Antarctic Climate Change in the 21st Century (AntClim21)
The objectives of AntarcticClimate21 are to produce improved projections of the magnitude and patterns of change to Antarctica’s physical environment over the next 100+ years as a result of changes in forcings, such as an increase in the concentration of greenhouse gases and the recovery of the ozone hole. The assessment will be based on Intergovernmental Panel on Climate Change (IPCC) Assessment Report Five (AR5) Representative Concentration Pathways (RCP) and updated scenarios as they become available. To achieve this goal, AntarcticClimate21 will focus on three themes of research:
1. Quantification of Antarctic climate variability. This theme concentrates on quantifying and understanding natural and anthropogenically-forced climate change by utilising observational data, proxy records, and climate models. It will investigate rates of change, types of trends (linear, thresholds, accelerating), the onset of trends, and identification of contributing or alleviating feedback mechanisms. We will focus on key aspects of the Antarctic environment (e.g. temperature, circulation patterns and strength, mass balance, snow accumulation, sea ice extent, ocean circulation, sea surface temperature, ocean salinity).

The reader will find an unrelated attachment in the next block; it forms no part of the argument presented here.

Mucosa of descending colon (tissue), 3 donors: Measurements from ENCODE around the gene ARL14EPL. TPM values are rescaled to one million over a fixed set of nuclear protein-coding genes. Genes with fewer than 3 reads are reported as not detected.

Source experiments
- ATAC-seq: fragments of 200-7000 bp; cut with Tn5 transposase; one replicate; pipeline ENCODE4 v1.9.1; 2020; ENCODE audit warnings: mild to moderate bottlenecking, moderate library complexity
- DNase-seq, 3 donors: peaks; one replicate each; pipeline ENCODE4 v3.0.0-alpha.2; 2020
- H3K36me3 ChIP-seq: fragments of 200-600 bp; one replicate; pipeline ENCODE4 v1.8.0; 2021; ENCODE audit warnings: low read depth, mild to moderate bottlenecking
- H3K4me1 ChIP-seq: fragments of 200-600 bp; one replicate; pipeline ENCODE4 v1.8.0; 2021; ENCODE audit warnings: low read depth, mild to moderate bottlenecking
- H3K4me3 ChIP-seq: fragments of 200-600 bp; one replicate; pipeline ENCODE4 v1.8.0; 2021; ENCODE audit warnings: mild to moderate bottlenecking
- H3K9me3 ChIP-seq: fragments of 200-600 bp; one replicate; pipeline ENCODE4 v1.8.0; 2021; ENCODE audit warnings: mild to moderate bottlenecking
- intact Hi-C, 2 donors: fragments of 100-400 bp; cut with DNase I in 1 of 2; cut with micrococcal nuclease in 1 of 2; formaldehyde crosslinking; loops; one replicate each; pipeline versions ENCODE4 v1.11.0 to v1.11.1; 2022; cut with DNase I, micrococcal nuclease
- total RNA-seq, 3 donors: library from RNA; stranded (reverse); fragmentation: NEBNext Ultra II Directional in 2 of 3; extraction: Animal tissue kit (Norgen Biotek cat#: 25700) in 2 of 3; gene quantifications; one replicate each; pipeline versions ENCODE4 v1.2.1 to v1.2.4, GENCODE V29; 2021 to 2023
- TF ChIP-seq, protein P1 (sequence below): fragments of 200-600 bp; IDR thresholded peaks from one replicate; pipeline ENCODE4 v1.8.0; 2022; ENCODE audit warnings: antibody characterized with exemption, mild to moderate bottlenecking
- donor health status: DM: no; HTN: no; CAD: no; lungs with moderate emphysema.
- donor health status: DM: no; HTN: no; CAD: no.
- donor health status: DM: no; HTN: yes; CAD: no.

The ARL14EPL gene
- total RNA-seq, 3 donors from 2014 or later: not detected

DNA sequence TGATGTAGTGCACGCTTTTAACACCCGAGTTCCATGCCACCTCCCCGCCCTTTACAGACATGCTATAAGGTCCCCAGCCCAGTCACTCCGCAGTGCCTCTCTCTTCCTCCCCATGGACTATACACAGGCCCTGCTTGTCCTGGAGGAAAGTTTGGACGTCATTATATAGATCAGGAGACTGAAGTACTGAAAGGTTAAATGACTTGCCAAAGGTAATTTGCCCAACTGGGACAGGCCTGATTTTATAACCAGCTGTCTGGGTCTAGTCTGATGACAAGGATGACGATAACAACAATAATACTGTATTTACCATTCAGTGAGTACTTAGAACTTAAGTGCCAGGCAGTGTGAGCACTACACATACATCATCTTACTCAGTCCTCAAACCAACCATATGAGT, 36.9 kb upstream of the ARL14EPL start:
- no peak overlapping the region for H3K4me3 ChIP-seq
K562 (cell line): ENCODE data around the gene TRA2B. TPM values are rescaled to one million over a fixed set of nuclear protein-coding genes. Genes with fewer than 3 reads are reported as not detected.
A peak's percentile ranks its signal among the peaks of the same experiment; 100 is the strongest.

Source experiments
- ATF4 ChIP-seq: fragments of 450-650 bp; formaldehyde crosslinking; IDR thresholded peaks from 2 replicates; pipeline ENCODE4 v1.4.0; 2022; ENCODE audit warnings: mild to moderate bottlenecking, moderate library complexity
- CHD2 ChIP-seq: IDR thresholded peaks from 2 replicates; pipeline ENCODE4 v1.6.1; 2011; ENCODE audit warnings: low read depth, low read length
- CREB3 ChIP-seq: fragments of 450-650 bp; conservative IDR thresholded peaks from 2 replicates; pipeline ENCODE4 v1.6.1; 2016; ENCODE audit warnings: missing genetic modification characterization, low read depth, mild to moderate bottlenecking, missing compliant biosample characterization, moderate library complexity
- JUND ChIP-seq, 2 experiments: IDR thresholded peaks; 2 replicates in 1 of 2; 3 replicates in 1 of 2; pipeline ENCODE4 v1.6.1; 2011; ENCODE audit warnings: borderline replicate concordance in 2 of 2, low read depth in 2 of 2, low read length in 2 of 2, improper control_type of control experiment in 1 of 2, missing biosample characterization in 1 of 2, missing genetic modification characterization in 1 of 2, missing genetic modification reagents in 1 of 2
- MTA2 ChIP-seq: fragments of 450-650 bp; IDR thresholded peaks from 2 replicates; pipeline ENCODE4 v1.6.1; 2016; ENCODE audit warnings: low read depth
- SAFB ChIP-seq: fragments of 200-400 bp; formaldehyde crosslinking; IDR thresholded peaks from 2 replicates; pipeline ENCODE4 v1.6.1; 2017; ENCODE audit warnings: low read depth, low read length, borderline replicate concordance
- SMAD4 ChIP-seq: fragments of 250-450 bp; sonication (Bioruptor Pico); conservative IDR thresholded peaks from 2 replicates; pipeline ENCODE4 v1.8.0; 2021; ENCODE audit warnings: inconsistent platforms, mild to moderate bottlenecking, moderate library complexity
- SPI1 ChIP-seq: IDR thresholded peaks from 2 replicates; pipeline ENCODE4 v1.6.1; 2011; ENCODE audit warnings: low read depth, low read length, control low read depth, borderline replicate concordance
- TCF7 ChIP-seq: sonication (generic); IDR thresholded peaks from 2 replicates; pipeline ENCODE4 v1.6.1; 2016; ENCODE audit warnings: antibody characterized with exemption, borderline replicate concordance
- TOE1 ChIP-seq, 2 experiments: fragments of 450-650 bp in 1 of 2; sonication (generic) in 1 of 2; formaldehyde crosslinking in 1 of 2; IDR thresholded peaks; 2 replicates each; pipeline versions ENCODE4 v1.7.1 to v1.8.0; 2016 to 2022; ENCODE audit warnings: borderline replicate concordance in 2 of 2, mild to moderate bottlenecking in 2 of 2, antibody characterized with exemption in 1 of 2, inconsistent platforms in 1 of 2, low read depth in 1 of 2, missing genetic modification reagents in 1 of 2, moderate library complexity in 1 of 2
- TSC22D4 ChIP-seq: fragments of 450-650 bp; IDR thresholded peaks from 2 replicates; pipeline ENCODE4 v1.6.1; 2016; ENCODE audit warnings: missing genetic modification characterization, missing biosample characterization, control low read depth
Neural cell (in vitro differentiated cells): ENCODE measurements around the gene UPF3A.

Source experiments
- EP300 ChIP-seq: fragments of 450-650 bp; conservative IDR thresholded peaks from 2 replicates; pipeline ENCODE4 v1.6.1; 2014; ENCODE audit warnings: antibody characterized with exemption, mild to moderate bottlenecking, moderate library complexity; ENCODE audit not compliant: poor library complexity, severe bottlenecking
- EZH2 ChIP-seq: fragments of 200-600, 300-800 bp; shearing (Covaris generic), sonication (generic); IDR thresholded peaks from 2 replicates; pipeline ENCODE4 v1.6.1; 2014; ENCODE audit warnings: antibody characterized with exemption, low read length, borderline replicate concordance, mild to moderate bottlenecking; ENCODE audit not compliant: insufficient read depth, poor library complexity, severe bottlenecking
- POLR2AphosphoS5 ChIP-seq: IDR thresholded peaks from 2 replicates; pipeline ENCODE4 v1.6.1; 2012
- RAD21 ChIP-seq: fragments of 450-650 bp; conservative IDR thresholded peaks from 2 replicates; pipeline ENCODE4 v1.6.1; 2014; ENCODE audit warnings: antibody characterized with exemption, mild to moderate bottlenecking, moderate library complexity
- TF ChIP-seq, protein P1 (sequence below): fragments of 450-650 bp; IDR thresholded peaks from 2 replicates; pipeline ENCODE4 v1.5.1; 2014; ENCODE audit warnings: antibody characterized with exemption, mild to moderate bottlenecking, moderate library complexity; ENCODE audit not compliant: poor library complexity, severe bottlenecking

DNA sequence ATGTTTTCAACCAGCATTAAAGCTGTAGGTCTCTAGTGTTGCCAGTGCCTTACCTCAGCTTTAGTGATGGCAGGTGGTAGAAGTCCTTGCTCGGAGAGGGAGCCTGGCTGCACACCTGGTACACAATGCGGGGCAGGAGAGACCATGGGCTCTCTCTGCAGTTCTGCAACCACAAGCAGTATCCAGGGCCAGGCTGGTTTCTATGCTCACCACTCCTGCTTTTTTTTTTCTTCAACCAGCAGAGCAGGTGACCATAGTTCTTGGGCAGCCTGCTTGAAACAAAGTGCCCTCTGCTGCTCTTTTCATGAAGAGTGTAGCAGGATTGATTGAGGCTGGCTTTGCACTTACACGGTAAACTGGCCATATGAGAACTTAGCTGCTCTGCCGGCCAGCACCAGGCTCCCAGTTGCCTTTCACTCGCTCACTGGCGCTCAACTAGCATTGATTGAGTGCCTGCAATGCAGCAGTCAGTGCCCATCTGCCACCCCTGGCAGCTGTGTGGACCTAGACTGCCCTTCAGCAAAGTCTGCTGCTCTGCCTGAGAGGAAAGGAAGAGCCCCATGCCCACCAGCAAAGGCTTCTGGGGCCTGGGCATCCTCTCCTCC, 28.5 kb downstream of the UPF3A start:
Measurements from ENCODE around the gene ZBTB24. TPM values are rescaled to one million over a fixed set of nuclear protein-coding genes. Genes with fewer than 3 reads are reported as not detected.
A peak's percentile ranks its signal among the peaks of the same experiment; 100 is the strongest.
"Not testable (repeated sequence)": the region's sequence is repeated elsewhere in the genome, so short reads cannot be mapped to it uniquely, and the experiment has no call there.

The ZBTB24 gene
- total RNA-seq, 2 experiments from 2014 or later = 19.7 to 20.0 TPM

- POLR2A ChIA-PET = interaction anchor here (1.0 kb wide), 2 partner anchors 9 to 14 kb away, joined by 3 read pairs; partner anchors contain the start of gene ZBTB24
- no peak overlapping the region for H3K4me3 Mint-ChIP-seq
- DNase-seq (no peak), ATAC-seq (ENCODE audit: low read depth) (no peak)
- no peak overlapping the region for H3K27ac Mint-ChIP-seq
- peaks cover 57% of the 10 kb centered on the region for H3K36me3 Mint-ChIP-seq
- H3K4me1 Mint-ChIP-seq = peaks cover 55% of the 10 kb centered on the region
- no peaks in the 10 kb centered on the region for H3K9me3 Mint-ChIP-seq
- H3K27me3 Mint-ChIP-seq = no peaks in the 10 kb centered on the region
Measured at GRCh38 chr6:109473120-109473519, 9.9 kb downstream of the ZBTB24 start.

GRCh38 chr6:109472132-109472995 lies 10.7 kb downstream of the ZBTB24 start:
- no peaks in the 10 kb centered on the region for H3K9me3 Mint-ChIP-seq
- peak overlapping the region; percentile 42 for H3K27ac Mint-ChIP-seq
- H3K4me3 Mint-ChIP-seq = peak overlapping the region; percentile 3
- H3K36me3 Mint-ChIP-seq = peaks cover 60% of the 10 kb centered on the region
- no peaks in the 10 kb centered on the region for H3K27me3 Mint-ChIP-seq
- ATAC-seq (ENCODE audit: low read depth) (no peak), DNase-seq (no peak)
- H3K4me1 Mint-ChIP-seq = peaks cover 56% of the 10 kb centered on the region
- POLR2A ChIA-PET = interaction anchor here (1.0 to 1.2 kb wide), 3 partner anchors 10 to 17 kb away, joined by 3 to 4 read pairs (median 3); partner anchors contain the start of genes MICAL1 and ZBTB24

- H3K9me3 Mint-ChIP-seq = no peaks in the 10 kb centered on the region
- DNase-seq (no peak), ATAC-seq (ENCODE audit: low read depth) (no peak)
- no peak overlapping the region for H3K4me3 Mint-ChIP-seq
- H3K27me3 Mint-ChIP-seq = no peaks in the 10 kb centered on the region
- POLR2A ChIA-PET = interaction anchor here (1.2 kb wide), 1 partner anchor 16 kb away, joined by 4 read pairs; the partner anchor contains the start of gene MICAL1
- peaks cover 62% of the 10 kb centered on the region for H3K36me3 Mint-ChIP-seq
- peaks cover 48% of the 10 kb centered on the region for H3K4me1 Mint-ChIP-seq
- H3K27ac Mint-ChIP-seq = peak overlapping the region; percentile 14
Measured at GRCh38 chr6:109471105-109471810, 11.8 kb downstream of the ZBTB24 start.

2. Climate model verification for the Antarctic region. This theme will use existing modelling results and instigate new modelling initiatives to evaluate and improve the ability of models to reconstruct past Antarctic climate conditions.
3. Antarctic climate projection to 2100 AD. The aim of this theme is to provide model output for short term changes (decadal estimates) to longer term projections (50-100+ years). We will focus in particular on the four IPCC AR5 RCPs which bracket low to high emission scenarios using models that are identified in theme 2 to show high skill for the Antarctic region.